2. Maximize Your Nutrition

Focus on increasing dietary fiber, eating more liver-supportive foods, and organic nutrient-dense meals. If you’re not sure where to start, grab a free meal plan here

If you develop gas, bloating, or other symptoms during this step, it is imperative that you have lab testing done to determine the underlying cause of your symptoms.

3. Find a Practitioner to Partner With

You will need lab testing to understand if and why you have estrogen dominance. In my clinic, we use advanced hormone lab testing to develop an individualized protocol based on your body's needs. 

What Causes Estrogen Dominance

There are many ways in which our environment, food, stress, and other lifestyle factors can mess with our hormones and create estrogen dominance. Estrogen dominance causes many of the symptoms we ladies dread, like PMS, hot flashes, terrible periods, weight gain, and even hair loss.

Estrogen and Your Liver

Your liver is responsible for packaging up estrogen so your gut can move it out. If either your liver or your gut doesn't do its job, then estrogen could build up, and you might develop estrogen dominance. You must supply your liver with what it needs to process estrogen, and you must poop every day to remove excess estrogen from the body.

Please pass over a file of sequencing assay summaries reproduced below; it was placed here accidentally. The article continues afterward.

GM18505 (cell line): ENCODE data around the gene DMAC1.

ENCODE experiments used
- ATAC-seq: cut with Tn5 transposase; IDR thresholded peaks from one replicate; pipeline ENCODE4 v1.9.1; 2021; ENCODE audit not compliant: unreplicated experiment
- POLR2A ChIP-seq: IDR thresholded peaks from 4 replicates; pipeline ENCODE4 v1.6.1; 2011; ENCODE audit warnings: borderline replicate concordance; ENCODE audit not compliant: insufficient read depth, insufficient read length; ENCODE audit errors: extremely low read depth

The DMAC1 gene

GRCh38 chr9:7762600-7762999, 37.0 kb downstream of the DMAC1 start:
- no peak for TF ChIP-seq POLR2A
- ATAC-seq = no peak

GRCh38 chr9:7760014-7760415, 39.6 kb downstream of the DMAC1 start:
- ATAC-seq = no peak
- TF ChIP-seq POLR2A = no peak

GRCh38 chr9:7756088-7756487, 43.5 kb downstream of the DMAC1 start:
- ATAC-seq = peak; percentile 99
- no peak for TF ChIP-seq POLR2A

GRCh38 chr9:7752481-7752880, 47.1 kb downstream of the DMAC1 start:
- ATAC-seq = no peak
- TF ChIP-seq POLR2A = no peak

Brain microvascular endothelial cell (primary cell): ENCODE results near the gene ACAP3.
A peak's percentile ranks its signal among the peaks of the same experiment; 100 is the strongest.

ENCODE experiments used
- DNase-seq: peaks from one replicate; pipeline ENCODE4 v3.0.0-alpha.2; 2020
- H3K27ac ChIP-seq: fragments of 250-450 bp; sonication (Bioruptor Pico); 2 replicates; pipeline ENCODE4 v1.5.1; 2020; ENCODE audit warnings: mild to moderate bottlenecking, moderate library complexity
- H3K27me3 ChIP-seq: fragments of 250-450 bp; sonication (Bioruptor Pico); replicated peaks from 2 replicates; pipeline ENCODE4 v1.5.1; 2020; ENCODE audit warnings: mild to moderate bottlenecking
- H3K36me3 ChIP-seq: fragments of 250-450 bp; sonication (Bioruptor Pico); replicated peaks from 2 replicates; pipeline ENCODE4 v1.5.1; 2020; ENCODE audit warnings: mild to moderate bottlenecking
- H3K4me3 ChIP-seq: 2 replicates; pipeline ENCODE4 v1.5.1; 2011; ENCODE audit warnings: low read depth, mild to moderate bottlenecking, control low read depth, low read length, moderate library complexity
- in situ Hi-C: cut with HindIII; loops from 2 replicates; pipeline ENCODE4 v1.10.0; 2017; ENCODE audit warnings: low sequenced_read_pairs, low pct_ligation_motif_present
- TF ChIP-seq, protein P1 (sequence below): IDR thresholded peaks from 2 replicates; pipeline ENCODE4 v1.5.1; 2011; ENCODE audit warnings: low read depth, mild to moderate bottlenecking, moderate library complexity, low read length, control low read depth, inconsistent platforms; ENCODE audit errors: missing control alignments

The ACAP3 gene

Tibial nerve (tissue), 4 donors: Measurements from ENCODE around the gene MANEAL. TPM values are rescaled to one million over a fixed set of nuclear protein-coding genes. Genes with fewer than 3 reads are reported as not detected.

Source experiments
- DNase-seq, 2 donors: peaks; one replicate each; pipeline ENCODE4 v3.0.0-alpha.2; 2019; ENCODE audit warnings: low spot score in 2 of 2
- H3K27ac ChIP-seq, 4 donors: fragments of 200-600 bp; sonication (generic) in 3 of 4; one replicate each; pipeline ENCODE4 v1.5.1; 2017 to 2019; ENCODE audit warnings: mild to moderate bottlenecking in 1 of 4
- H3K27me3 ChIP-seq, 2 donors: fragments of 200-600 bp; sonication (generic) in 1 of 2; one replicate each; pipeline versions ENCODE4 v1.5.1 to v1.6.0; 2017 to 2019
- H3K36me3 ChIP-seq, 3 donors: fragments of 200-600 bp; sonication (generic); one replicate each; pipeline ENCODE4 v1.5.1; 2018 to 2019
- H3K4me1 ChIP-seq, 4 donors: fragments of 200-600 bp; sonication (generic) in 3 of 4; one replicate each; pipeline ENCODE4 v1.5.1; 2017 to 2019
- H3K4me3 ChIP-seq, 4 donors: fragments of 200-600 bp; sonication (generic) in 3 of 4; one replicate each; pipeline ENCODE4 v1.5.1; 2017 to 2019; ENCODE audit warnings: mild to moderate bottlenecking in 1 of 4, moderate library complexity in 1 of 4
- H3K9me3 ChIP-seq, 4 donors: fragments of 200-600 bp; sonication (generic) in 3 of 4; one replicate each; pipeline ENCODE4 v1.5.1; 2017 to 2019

Estrogen-mimicking Chemicals

Environmental toxins known as xenoestrogens can also be behind your symptoms. A lot of household and personal care items expose you to xenoestrogens. You can watch a quick video explaining more about this here.

Anovulatory Cycles 

Anovulatory cycles (months where you don’t release an egg) could also lead to estrogen dominance. If you don't ovulate or are otherwise having issues getting progesterone levels up during your luteal phase, this can cause relative estrogen dominance.

How Your Gut Health Can Cause Estrogen Dominance

Oh and you know those rockstar gut bugs that your body depends on to function? If they are out of balance and making too much beta-glucuronidase, you can also find yourself with estrogen excess.

Calcium d-glucarate can help with this, which is why you'll find it in Balance Women's Hormone Supplement. This supplement also contains B vitamins, DIM, and broccoli seed extract to support the liver's role in breaking down estrogen. 

Do you notice constipation around period time? How does your skin look? How is your mood? Are your breasts more tender? Have you had hot flashes or difficulty sleeping?

In my naturopathic medical practice, these are the kinds of things I ask my patients to monitor. Many of my patients are able to begin making the connection between their gut health and how their gut functions with how this impacts their hormones. I'd encourage you to do the same.

Download your free copy of Dr. Brighten's Quick Guide to Balancing Your Hormones.

Stress and Estrogen Dominance

Yes, we all know stress is a problem. But did you know that when you're stressed it pushes you into cortisol production at the expense of progesterone? This leads to a relative estrogen dominance because there isn't enough progesterone around to challenge estrogen. The result?

  • You have sleep trouble 
  • You lose your cool
  • Your periods are worse
  • Your breasts are tender
  • You feel like every stressor will break you